anymore. Right now, in java 1.5/1.6, you do get that generics warning  
Bob Lee's proposal is trying to move to the callee site, though it's  
not very informative and there's absolutely nothing a caller can do  
whatsoever. If Bob Lee's proposal is implemented, the warning just as  
useless, and arguably skipped even faster than it is now.

  Specifically, you can't:

A: widen the type of the parameter in the overriding method's  
signature to Object[] or Object..., as javac will refuse to compile it  
due to two different signatures erasing to the same signature.

B: add a bogus <T extends String> type and use that T. Javac will  
compile it, but the signature of that method is then foo(String[]),  
and thus its a completely separate method, that doesn't override  
parent's foo method.

Therefore, addendum #1 to this proposal:

Generate more warnings.

A. If you are overriding a method where in your signature an array is  
not varargsed, but in any of your supertypes' signatures, it is  
varargsed. This warning should be very severe as well and suggest in  
no uncertain terms that you NEED to replace your [] with "...";  
optimally this is a compile time error, but fixing this now wouldn't  
be migration compatible. This warning should not show up if using -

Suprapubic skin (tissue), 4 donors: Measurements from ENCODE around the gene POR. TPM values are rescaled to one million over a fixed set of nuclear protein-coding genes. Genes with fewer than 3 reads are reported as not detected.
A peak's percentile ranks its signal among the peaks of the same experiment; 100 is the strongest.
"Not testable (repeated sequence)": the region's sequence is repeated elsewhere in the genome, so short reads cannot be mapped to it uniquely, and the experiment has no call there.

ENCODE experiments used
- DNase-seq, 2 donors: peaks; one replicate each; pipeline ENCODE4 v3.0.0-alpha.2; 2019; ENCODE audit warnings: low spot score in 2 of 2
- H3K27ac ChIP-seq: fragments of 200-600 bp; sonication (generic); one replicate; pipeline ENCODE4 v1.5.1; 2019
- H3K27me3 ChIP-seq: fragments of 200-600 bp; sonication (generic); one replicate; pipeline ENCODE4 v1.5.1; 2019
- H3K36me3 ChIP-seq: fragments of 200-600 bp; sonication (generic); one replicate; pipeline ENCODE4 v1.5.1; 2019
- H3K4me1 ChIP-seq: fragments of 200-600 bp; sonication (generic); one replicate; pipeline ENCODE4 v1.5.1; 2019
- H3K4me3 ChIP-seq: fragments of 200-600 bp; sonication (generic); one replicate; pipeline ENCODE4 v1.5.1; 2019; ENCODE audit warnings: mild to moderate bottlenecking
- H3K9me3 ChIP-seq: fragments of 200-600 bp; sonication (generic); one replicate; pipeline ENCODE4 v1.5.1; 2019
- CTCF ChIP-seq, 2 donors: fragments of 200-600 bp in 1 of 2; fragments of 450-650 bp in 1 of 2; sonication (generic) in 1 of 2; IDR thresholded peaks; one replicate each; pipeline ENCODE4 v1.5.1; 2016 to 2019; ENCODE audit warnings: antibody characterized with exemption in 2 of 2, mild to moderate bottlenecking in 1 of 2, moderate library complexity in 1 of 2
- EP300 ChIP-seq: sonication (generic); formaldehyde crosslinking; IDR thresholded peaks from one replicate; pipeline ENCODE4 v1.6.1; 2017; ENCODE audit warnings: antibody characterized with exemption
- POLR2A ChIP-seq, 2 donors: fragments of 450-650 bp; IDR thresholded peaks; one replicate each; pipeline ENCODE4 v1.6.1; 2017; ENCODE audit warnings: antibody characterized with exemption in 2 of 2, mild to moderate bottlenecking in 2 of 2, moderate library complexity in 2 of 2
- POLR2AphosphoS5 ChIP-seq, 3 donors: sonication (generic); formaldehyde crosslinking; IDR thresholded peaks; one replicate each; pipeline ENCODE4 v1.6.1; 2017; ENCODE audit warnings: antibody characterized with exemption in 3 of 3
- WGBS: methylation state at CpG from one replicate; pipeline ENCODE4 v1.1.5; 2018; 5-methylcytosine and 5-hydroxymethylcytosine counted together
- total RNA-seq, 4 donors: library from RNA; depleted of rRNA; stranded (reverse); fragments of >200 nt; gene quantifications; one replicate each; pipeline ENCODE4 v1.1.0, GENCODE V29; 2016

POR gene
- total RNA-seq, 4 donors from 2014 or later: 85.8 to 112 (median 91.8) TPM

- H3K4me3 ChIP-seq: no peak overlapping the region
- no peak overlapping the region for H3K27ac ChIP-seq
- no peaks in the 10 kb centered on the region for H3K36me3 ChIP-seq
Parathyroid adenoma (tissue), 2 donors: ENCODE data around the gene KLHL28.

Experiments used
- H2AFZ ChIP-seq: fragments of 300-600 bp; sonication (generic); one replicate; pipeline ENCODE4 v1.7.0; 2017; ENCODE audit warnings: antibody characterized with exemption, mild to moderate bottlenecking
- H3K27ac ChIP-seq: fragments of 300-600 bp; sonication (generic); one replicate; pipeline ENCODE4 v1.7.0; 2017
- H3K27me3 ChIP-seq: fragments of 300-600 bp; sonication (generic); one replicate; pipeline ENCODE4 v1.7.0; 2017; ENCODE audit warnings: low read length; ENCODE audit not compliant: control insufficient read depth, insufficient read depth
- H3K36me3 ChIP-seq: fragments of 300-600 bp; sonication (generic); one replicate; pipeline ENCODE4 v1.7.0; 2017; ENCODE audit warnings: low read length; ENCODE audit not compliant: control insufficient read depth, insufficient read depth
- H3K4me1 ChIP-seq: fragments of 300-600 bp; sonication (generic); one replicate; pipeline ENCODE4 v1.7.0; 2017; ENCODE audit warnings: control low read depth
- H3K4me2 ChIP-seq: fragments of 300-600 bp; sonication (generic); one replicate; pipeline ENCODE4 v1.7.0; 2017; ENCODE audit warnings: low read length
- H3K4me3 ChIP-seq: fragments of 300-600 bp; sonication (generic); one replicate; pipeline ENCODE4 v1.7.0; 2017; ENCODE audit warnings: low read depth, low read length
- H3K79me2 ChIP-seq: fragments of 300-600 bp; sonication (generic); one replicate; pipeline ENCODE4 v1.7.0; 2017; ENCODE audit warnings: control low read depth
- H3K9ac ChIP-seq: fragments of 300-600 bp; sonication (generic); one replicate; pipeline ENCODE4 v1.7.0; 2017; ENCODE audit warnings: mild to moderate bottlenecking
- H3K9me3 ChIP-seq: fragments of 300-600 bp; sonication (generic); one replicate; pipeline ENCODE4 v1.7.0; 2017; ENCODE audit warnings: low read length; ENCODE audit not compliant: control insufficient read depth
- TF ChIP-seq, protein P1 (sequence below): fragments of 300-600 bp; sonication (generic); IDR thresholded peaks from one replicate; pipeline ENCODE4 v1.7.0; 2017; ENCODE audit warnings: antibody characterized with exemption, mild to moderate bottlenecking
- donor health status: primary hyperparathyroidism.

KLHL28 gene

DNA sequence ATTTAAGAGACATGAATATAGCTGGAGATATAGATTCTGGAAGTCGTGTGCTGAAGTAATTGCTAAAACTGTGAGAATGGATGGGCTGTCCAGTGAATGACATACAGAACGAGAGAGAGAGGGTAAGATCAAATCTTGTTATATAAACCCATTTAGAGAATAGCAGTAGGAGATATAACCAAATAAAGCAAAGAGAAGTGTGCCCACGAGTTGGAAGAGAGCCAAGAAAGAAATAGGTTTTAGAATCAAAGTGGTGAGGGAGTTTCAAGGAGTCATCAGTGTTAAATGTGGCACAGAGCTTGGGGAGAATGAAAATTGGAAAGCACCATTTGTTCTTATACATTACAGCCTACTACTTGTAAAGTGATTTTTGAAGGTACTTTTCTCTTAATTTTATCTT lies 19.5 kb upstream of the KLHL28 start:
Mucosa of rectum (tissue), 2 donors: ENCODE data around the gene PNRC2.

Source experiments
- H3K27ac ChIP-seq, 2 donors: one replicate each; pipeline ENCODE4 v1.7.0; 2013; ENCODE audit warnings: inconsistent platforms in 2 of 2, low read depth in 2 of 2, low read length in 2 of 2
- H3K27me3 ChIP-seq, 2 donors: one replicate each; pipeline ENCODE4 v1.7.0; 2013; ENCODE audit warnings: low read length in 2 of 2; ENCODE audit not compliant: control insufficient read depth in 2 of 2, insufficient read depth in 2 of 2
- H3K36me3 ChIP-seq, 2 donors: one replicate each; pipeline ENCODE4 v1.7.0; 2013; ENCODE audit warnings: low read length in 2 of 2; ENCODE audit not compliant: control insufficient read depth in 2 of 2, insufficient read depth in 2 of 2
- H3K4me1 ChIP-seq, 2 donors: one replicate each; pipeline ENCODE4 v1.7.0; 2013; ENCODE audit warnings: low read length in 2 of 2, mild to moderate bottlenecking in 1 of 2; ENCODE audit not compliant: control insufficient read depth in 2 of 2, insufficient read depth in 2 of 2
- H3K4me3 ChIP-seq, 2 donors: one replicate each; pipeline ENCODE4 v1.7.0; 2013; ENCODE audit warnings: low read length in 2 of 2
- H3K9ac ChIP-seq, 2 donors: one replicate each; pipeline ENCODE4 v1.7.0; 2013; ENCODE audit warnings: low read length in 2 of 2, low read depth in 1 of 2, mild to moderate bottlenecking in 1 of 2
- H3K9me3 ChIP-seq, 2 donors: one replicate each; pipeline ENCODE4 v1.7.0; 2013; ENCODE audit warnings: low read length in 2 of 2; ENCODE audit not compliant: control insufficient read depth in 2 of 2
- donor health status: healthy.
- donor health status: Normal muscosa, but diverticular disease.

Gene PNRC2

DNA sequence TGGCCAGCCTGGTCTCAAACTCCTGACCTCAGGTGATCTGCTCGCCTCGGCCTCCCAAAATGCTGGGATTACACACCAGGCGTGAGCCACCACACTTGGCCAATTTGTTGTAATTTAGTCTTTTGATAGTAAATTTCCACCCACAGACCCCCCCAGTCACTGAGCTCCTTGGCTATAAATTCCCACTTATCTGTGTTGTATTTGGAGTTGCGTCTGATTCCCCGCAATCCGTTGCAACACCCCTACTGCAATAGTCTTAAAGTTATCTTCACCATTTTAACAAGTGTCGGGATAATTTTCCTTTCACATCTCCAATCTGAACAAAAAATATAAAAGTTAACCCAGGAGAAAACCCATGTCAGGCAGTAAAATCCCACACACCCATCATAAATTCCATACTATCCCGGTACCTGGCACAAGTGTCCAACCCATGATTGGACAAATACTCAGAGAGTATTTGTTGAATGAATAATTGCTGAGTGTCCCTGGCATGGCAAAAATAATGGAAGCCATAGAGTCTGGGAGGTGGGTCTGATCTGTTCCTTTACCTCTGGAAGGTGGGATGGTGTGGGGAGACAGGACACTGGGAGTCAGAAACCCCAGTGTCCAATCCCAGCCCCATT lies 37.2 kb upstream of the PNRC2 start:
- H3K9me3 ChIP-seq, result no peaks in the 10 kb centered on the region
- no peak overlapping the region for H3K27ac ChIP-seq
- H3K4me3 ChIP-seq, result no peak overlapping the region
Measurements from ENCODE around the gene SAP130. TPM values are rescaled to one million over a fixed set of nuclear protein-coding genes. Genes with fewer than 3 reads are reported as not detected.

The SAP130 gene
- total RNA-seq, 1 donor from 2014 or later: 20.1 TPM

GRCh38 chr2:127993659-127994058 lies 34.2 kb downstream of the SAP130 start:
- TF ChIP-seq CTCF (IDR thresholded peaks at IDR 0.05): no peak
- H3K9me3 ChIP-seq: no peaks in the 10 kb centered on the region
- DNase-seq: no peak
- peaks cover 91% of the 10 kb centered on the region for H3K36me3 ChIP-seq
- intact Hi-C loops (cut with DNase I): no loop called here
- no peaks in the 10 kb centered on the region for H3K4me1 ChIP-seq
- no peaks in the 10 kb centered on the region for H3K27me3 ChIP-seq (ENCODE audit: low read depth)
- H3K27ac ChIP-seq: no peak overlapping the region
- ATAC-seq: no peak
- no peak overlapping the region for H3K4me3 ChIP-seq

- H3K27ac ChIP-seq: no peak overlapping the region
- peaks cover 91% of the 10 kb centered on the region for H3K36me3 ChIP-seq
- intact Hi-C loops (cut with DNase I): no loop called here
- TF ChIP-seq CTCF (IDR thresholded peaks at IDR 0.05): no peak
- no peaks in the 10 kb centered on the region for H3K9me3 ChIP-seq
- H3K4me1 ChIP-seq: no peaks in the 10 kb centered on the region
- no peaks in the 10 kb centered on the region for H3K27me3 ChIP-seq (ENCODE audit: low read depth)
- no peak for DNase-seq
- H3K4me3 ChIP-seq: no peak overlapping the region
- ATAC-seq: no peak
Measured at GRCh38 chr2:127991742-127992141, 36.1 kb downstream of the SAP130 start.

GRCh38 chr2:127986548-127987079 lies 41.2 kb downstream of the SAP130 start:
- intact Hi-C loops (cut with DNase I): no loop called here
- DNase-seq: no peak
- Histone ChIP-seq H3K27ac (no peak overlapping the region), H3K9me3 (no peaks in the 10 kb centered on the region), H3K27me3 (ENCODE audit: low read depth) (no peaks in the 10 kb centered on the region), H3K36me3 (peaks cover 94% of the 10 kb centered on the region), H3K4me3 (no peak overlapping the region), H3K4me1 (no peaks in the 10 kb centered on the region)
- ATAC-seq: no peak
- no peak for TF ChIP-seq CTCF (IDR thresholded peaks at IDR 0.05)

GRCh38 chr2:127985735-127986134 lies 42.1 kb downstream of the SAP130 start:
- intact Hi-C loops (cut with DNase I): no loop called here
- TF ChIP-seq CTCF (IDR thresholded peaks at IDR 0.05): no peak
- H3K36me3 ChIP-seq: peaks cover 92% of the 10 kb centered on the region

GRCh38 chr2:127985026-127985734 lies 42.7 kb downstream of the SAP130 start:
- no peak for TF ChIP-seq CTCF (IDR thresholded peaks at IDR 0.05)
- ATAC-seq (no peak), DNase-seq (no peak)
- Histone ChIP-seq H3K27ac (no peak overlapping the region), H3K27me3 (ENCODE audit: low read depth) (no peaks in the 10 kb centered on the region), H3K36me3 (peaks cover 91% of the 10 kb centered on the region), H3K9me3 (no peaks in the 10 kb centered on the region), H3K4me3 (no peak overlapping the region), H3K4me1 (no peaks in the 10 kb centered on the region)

source 1.4 or lower, for obvious reasons.

B. If you are overriding a method where in your signature an array  
type's component type has been reified compared to any of your  
supertypes' signatures for this method. The warning should explain  
that there's no work-around, but that anybody treating your instance  
as a type of (X) will likely get a runtime error if they tried to call  
this method. The only fix I can think of is to rejigger the signatures  
somehow: The method should signature as an Object[] same as parent,  
but javac should NOT consider this a separate method that erases to  
the same signature - it IS intended as the same method. If this is  
done, the warning on the method should be translated to something  
along the lines of Bob Lee's proposed warning (the actual component  
type of the array, if asked for at reification, isn't neccessarily  
correct, and your string array might all of a sudden give you integers  
if the caller handed you a generics-tainted array).

A second addendum I would strongly urge is to use escape detection to  
eliminate the warning on the var-args-using methods. The following  
operations are all entirely safe, and they are also the only ones used  
by every single varargs method I've ever laid my eyes on, except  

Safe #1: Ask for the vararg array's length. Obviously safe - length  
has no relation to the array's type.

Safe #2: Member lookup (array[index]). The type of a member lookup is  
entirely dependent on the compile-time type. The caller needs to worry